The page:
How to Identify Cheese
One of the first steps in becoming more knowledgeable about cheese and how to buy it is to learn how to identify the various kinds of cheese you come across.
At first, it may seem very confusing, but once you understand the different characteristics of a cheese like type of milk, processing, texture, and so forth, it will help you discover what cheeses you prefer and why. Below are some important characteristics to help you make those decisions.
Type of milk:
|Cow's milk||Goats' milk||Sheep's milk|
Fresh - usually unripened and packed into tubs or crocks
Ripened but unpressed - quick-ripened (1 month) by surface molds; allowed to drain naturally
Uncooked but Pressed - pressed and ripened from 2 to 18 months (Gouda)
Cooked & Pressed - cooked, then molded, heavily pressed, and then ripened for up to 4 years
Very soft - fresh, spoonable (Burrata, Cottage Cheese, Mascarpone, Cream Cheese, Ricotta)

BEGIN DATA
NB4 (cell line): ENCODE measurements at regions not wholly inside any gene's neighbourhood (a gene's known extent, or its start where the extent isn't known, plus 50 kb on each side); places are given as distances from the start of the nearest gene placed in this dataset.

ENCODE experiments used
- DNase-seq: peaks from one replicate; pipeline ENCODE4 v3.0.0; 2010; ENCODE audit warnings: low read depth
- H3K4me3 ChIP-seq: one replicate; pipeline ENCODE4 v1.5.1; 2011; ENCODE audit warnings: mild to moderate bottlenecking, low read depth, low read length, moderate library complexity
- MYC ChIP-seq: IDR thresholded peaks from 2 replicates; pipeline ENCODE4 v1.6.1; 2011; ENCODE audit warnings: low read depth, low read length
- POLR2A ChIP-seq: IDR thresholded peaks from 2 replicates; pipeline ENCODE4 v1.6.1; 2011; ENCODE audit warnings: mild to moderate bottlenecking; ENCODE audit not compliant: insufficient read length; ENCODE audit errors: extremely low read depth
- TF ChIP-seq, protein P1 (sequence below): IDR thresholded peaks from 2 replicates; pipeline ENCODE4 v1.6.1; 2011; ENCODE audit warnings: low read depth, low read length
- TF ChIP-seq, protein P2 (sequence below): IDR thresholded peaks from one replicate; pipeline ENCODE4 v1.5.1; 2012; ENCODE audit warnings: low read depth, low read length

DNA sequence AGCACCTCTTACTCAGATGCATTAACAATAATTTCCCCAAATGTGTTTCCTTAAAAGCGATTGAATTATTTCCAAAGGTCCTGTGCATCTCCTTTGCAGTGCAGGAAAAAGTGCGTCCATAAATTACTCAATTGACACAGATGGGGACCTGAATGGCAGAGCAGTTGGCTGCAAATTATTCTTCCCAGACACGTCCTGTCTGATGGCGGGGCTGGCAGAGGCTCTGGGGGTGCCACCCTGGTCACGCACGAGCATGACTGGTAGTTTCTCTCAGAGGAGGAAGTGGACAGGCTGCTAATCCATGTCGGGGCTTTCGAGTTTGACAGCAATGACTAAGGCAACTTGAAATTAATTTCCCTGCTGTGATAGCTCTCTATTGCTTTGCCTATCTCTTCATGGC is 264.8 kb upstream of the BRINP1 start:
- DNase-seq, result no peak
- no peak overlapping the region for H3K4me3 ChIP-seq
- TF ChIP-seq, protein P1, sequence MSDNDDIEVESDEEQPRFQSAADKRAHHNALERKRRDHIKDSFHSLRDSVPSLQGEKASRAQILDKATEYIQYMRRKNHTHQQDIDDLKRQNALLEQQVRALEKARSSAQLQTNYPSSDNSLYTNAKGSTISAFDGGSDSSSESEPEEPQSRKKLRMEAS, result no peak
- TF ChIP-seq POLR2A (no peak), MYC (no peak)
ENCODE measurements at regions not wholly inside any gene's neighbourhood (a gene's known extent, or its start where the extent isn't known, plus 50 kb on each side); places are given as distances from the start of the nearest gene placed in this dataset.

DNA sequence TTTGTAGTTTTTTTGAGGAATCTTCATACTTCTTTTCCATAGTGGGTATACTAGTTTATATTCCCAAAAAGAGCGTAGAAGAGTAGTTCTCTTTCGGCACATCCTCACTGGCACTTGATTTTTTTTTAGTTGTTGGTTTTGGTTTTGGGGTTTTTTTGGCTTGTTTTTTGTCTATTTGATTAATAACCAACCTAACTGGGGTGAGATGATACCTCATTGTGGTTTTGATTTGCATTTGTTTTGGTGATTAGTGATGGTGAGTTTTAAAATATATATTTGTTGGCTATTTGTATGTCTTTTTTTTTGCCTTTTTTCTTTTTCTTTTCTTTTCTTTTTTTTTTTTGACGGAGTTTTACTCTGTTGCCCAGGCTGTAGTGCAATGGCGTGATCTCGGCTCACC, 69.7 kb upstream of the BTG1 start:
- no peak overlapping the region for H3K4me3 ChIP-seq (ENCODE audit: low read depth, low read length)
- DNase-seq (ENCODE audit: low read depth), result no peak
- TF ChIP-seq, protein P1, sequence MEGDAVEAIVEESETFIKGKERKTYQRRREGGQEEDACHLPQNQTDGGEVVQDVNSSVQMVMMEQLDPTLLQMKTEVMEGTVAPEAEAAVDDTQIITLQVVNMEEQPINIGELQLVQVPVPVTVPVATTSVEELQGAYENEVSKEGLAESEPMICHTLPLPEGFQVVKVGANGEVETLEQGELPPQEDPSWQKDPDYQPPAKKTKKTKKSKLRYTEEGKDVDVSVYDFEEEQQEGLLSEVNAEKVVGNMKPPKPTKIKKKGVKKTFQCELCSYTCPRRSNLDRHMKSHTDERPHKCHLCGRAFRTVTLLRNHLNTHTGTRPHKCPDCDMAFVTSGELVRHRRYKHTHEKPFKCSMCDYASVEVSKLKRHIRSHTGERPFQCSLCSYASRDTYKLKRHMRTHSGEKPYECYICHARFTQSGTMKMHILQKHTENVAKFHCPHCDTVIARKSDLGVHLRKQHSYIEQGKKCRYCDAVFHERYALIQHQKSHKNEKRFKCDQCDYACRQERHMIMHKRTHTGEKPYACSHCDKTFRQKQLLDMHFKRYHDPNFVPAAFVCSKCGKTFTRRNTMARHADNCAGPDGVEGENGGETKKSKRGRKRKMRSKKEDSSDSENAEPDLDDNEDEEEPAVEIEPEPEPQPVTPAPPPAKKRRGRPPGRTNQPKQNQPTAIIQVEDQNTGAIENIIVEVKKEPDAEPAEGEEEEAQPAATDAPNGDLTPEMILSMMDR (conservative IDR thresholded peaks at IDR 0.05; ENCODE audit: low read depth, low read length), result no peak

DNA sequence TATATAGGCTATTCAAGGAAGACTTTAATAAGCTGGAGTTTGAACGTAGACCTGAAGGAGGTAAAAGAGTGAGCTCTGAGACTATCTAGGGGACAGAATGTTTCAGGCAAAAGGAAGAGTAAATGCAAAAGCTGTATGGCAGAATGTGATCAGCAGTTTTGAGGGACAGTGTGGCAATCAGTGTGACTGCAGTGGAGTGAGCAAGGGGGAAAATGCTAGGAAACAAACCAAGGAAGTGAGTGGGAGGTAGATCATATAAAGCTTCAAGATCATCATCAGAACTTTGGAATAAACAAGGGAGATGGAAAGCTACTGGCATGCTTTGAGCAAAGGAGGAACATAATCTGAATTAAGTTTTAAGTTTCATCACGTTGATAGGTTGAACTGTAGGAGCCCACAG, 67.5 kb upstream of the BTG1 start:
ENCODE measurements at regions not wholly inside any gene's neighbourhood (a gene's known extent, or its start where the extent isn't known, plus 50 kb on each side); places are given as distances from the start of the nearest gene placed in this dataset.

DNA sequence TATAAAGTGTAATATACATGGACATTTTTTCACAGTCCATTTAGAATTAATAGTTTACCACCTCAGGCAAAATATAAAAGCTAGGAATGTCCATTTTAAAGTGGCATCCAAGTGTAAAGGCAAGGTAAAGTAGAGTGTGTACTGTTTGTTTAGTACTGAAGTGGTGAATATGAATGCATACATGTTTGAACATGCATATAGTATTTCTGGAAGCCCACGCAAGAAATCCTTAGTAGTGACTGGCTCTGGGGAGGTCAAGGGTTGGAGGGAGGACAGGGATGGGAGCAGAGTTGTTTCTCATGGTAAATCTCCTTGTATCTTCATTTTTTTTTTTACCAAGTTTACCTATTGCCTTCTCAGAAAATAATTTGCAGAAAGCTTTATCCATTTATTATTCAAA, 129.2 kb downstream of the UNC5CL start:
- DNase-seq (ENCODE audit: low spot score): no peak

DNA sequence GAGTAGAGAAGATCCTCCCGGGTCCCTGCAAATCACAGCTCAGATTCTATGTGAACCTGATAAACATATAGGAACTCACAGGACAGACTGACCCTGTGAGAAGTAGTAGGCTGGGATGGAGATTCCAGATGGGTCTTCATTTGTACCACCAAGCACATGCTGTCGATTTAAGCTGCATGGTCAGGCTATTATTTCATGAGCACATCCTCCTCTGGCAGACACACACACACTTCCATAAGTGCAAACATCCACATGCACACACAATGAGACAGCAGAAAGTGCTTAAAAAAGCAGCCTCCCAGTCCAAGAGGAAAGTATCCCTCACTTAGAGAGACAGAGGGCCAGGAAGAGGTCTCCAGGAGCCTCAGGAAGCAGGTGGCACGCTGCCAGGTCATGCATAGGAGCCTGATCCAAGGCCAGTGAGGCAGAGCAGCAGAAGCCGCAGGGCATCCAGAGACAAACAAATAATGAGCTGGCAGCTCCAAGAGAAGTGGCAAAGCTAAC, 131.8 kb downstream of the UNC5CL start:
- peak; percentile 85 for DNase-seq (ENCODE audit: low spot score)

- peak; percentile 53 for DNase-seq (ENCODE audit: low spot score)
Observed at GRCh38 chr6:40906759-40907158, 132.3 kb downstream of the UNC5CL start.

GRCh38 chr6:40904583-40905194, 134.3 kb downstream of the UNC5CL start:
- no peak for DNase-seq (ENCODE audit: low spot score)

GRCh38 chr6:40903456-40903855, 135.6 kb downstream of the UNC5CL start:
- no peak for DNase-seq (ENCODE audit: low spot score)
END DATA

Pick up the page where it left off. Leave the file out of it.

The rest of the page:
Soft - neither cooked nor pressed, spreadable (Brie)
Semi-soft - pressed, can or cannot be pressed, firm but moist, sometimes crumbly (Cashel Blue, Chabichou du Poitou, Morbier)
Semi-hard - cooked and pressed, sliceable
Hard - cooked and pressed, very firm, can be both sliced and grated (Aged Gouda, Petit Basque, Cheddar, Parmesan, Pecorino)
Shapes: 6 basic shapes:
Cheese colors can range from white to yellow to chocolate brown in various shade degrees. Much depends on the ripening length and how much butter fat is present.
Rule of thumb: the longer the ripening, and the more butter fat content, the darker the cheese.
Dry Natural Rinds - are formed by the curds on the edge of the cheese as it dries out.
Soft White Bloomy Rinds - have a thin or thick growth of white mold on the surface.
Washed Rinds - a smeary bacterial growth washed by water, wine, or brine.